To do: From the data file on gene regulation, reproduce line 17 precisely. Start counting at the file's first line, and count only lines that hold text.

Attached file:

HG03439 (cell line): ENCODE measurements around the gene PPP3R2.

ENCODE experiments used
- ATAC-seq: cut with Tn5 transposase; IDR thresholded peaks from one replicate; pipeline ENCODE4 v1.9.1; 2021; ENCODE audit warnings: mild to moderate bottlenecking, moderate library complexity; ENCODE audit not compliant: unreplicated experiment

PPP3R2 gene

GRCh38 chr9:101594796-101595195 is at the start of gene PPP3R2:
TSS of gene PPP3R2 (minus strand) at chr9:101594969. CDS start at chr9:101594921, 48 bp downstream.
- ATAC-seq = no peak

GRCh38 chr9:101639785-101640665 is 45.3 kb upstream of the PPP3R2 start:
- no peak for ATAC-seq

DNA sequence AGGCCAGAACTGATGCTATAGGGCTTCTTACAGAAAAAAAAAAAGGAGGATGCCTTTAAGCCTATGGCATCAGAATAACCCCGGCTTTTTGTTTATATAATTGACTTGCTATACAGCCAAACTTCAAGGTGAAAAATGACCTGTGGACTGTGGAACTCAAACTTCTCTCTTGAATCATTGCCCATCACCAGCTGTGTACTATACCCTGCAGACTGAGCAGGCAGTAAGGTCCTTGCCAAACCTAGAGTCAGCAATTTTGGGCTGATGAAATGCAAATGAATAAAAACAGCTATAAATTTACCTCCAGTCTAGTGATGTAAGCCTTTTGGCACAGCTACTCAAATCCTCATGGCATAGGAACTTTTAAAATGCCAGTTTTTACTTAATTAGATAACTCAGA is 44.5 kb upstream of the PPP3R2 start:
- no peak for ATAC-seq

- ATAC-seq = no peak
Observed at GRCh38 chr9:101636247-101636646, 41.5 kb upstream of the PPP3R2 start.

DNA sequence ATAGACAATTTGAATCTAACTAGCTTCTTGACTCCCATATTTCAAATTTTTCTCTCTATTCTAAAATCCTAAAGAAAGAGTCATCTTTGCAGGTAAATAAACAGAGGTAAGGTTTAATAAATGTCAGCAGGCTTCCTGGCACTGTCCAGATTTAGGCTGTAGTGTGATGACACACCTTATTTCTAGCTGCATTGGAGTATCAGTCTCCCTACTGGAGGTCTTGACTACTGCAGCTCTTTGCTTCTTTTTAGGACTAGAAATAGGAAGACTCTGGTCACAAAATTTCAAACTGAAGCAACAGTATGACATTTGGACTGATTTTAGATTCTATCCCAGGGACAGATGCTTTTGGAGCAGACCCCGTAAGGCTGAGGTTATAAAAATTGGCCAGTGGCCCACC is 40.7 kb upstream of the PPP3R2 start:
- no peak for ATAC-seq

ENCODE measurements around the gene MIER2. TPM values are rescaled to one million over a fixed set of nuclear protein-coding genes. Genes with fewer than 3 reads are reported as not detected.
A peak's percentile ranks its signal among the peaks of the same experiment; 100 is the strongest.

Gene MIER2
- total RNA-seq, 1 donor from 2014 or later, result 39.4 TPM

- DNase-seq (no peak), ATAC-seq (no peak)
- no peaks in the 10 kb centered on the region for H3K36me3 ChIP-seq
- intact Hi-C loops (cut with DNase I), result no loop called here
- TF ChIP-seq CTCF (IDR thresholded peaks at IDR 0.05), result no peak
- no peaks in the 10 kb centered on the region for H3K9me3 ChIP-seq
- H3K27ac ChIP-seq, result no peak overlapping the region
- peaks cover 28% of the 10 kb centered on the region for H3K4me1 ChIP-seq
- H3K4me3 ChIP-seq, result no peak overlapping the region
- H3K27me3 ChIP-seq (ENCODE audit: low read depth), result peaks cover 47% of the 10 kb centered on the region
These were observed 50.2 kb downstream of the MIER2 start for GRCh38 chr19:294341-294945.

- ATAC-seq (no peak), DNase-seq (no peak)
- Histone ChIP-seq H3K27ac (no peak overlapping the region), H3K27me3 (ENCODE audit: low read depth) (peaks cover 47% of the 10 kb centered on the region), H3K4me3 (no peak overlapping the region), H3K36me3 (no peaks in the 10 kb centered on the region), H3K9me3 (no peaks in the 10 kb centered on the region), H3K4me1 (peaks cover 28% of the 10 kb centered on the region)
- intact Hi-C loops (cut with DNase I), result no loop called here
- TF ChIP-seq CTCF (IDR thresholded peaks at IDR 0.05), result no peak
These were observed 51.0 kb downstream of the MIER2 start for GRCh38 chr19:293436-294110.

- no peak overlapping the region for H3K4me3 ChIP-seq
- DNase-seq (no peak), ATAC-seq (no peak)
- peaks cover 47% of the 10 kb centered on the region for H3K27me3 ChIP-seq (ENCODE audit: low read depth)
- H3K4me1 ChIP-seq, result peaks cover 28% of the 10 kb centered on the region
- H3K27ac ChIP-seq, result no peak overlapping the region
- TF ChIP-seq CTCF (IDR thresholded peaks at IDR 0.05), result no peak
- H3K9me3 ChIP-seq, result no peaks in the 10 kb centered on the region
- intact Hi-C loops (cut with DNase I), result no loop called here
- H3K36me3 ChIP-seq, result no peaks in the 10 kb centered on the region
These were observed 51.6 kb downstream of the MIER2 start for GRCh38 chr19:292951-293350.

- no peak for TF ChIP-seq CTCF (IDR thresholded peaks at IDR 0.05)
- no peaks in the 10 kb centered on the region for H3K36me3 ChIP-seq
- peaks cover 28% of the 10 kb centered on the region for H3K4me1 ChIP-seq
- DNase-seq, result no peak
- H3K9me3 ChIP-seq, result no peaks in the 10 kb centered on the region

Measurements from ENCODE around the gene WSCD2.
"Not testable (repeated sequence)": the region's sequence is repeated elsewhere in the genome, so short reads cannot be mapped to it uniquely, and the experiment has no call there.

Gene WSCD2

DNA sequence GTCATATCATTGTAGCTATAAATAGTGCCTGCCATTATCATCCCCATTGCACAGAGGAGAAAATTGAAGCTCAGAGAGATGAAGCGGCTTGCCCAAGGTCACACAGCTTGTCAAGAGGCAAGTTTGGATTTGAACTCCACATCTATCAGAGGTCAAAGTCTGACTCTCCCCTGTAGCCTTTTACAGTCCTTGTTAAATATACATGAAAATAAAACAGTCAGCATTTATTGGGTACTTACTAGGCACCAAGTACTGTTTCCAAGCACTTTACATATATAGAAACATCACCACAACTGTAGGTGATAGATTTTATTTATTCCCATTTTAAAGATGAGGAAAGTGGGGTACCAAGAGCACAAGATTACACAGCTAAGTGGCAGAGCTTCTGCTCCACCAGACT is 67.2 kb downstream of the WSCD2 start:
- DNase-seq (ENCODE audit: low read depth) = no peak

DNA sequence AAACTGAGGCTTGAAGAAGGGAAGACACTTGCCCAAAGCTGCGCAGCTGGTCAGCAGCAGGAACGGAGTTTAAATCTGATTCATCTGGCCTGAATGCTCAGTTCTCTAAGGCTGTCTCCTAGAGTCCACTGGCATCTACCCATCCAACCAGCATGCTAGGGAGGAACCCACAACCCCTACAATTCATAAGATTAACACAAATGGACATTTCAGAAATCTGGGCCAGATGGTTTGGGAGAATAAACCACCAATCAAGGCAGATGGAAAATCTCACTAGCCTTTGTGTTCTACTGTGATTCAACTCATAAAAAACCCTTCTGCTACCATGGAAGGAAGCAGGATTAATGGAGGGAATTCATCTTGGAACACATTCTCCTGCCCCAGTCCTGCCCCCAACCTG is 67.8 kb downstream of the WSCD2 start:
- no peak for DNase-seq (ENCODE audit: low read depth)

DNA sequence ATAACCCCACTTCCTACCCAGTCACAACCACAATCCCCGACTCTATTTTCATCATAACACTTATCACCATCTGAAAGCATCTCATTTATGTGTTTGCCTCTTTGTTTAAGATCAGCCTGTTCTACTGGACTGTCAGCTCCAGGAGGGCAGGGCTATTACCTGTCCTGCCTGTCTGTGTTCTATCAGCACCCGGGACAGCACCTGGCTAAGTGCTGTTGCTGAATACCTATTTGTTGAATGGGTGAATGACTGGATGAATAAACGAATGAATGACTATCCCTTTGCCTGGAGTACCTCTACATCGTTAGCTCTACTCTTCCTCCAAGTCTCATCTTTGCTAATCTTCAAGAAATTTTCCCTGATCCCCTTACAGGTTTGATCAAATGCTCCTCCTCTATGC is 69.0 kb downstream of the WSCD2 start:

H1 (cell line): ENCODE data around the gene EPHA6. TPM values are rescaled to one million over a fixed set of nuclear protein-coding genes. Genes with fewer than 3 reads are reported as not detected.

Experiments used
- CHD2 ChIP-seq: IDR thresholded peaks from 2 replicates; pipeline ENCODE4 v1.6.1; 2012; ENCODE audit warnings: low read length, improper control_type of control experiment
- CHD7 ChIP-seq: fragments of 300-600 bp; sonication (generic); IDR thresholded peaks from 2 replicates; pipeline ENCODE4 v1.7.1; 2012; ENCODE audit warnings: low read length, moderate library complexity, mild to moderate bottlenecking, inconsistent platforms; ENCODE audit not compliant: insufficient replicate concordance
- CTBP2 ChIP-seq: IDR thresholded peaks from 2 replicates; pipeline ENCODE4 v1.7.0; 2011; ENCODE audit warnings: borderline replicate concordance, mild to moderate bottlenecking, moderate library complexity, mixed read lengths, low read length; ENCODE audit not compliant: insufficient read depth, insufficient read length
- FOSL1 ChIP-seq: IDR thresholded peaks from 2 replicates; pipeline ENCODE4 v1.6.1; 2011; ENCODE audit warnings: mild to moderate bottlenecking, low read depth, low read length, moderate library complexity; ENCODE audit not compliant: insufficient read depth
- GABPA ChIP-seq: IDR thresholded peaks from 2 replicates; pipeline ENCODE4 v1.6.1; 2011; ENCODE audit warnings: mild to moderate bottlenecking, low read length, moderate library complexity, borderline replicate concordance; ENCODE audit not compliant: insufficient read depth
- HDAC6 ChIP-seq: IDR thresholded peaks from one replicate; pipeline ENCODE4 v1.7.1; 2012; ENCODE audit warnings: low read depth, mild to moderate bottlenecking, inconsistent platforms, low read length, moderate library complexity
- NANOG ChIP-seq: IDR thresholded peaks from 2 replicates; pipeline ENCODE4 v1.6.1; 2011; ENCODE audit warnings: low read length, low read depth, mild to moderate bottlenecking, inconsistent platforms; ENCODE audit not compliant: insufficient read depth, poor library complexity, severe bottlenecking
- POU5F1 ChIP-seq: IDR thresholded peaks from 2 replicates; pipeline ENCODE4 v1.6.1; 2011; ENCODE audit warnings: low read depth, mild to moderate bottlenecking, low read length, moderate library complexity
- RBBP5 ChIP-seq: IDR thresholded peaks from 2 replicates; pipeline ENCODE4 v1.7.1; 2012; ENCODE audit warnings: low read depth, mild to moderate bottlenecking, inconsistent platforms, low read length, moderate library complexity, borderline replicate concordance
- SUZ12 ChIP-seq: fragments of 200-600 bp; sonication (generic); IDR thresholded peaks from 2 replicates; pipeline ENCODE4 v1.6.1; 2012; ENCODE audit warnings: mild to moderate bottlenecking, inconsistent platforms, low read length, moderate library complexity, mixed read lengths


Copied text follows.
A peak's percentile ranks its signal among the peaks of the same experiment; 100 is the strongest.